What Things Mean + Sula’s Voyage

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It’s been a couple of years since I interviewed Filipino writers Sophia Lee and Catherine Torres at the Asian Festival of Children’s Content in Singapore, shortly after the results of the Scholastic Asian Book Award were announced. It was a proud moment for the Philippines as Sophie’s novel, “What Things Mean” was named the winner of the Scholastic Asian Book Award, while Catherine’s novel, “Sula’s Voyage,” was one of the finalists.

The Scholastic Asian Book Award aims to recognize excellence in fiction in Asian stories for children, showcase the diversity of literary talent within the region, and to encourage and inspire more books and stories with Asian content. (Read more about it.)

The way Sophia and Catherine described their novels definitely made me long to read them, and I finally got to, as review copies of the books made their way to me a couple of weeks ago!

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Filipino writers win big at Scholastic Asian Book Award

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SINGAPORE — Filipino writers garnered top honors for the 2014 Scholastic Asian Book Award, a biennial search for new Asian children’s stories written in English, announced at the recently concluded Asian Festival of Children’s Content held at the Singapore National Library Building.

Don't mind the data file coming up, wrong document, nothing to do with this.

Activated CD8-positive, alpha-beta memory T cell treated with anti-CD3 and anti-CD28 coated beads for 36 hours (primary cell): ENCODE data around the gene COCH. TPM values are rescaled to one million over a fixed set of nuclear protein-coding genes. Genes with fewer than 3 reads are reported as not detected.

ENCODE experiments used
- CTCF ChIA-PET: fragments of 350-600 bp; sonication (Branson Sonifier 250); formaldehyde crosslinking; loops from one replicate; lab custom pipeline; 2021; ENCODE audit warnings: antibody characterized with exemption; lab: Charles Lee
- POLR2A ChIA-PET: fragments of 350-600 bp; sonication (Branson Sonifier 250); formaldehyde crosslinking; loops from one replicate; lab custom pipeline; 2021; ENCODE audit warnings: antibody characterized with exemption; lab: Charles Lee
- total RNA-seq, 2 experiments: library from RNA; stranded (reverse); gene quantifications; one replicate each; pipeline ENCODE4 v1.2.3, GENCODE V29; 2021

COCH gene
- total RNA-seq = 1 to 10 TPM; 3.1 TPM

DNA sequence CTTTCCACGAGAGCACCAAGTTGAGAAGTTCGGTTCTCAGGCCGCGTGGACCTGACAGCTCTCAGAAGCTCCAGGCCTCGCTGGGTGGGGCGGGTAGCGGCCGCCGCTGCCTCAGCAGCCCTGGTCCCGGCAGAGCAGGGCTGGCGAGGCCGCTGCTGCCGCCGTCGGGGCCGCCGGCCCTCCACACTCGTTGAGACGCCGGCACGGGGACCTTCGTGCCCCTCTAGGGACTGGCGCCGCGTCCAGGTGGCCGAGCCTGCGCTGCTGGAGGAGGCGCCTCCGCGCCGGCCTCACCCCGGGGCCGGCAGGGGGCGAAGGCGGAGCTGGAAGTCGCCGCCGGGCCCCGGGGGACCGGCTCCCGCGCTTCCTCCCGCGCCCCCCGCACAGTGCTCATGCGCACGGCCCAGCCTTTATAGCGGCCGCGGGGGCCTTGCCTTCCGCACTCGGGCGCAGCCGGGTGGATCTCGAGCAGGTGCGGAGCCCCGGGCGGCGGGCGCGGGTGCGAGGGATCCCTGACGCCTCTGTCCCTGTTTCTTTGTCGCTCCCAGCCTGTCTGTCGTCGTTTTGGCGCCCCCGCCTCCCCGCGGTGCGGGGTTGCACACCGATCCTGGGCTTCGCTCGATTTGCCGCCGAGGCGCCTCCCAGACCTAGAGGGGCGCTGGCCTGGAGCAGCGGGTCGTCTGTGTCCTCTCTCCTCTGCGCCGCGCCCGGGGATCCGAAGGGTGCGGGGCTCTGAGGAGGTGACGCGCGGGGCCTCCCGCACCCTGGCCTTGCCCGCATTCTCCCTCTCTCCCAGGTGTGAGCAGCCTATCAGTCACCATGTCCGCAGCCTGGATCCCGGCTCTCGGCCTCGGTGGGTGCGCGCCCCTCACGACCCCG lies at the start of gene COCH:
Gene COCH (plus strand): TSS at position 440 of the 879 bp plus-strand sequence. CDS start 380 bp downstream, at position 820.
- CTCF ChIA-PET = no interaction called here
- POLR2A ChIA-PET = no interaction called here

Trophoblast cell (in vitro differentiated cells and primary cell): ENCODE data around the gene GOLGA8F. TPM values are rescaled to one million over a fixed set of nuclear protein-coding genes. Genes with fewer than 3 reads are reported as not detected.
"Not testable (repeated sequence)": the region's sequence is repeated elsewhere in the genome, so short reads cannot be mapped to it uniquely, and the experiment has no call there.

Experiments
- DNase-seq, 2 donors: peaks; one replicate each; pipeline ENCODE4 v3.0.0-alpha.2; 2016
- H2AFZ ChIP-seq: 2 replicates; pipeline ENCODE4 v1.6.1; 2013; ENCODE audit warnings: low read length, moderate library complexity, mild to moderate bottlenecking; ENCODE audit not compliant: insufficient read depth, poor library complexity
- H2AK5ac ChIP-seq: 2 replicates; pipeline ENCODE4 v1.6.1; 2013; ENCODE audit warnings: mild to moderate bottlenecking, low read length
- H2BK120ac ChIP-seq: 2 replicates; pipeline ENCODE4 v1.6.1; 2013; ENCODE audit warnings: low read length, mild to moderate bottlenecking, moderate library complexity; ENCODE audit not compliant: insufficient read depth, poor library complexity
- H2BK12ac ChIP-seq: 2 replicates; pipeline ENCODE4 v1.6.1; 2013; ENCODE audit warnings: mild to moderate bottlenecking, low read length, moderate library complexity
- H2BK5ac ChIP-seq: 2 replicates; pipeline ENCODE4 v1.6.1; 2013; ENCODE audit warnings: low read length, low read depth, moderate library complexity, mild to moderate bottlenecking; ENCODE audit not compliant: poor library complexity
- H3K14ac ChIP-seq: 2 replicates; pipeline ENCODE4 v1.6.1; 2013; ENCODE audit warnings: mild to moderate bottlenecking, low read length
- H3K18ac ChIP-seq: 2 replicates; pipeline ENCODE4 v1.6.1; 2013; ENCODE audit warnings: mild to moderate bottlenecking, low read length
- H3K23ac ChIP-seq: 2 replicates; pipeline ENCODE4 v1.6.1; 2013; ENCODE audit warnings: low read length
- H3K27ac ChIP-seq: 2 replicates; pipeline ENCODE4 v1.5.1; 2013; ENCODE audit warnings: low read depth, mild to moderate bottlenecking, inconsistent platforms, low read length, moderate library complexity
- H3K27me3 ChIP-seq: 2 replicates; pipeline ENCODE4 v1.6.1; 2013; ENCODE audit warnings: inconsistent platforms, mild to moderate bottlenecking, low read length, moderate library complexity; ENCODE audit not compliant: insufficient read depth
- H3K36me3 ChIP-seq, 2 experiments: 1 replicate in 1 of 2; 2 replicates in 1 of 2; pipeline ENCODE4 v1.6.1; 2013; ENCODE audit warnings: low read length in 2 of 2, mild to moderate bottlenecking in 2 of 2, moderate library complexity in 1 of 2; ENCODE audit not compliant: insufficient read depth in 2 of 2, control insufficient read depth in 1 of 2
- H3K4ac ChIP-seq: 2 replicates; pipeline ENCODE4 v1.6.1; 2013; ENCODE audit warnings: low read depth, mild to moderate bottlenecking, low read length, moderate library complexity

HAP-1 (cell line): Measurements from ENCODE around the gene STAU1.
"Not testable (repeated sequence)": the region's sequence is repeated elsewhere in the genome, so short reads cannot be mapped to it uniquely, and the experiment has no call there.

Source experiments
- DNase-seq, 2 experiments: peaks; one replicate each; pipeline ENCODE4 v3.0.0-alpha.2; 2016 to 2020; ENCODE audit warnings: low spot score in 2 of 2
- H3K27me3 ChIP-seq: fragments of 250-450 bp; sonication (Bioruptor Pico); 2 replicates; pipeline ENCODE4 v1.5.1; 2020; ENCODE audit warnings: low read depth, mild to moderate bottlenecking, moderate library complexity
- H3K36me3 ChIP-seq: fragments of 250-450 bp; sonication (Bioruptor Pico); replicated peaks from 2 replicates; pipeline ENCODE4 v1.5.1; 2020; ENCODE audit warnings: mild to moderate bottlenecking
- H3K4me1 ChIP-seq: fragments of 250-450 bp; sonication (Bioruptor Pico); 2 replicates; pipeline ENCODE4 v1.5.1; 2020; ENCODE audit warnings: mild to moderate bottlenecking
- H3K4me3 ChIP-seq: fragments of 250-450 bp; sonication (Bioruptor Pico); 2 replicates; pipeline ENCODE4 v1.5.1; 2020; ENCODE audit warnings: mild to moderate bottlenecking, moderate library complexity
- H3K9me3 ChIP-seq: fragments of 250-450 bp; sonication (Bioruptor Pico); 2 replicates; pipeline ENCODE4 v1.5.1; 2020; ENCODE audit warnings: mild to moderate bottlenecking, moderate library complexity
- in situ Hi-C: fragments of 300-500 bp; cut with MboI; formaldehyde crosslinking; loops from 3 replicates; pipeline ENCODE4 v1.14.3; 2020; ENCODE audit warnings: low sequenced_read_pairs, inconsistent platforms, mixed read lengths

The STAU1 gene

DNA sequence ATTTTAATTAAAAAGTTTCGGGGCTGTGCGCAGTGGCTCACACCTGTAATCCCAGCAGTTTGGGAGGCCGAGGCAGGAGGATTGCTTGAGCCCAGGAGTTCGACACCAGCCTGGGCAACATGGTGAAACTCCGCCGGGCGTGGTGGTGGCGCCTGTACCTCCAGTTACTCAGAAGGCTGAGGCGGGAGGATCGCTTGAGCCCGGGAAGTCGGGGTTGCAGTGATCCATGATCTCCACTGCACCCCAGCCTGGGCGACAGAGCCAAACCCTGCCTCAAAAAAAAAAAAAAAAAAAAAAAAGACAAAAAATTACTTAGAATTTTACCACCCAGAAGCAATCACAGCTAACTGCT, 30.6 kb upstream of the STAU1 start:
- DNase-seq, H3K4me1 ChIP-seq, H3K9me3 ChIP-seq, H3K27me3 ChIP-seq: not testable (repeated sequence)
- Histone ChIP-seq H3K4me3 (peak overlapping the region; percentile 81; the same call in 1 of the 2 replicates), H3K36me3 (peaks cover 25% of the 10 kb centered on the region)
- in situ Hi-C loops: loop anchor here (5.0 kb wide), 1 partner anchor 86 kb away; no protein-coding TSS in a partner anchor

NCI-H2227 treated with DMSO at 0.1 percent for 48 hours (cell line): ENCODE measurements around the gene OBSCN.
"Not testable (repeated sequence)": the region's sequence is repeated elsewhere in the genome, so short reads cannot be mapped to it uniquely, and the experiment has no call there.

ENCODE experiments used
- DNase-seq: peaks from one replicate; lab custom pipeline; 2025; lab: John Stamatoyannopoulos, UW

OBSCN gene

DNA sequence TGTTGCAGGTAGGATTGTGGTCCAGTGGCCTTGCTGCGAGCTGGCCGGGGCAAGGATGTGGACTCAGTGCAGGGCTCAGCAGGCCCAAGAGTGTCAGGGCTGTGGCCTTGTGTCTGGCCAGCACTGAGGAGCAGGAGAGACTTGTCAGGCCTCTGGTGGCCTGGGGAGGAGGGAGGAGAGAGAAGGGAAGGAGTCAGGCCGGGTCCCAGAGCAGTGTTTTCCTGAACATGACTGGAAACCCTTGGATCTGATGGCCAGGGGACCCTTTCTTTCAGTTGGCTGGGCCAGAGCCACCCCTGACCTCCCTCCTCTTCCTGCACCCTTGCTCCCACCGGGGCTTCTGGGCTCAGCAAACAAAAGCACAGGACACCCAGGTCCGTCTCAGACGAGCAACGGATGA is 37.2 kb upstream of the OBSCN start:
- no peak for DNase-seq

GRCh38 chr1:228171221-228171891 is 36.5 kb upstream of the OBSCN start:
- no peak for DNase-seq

Organized by Scholastic and the National Book Development Council of Singapore, the Scholastic Asian Book Award was presented by Singapore Minister of Culture, Community and Youth Lawrence Wong. Filipino writer Sophia Marie Lee was named the grand prize winner for her story “What Things Mean,” and was awarded a cash prize of SGD 10,000 as well as a publishing deal from Scholastic. Another Filipino writer, Catherine Torres, ranked first runner up with her story, “Sula’s Voyage,” while India’s Vivek Bhanot ranked second runner up with his story “Robin and the Case of the Summer Camp Kidnapping.” Runners-up and selected shortlisted entries for the SABA are also considered for publication.

This year’s entries were judged by an international panel of literary experts and renowned authors led by Sayoni Basu (India) as head judge, along with Ken Spillman (Australia), Marjorie Coughlan (Canada), Sarah Odedina (United Kingdom), Wanitcha Sumanat (Thailand).

“We [the judges] were pleasantly surprised with the high quality in the manuscripts submitted this year, which demonstrated greater depth and diversity in their stories, and more sophistication in writing craft as compared to previous years. The universality of the themes will enable all children in Asia and across the world to identify with the stories,” said Sayoni Basu.

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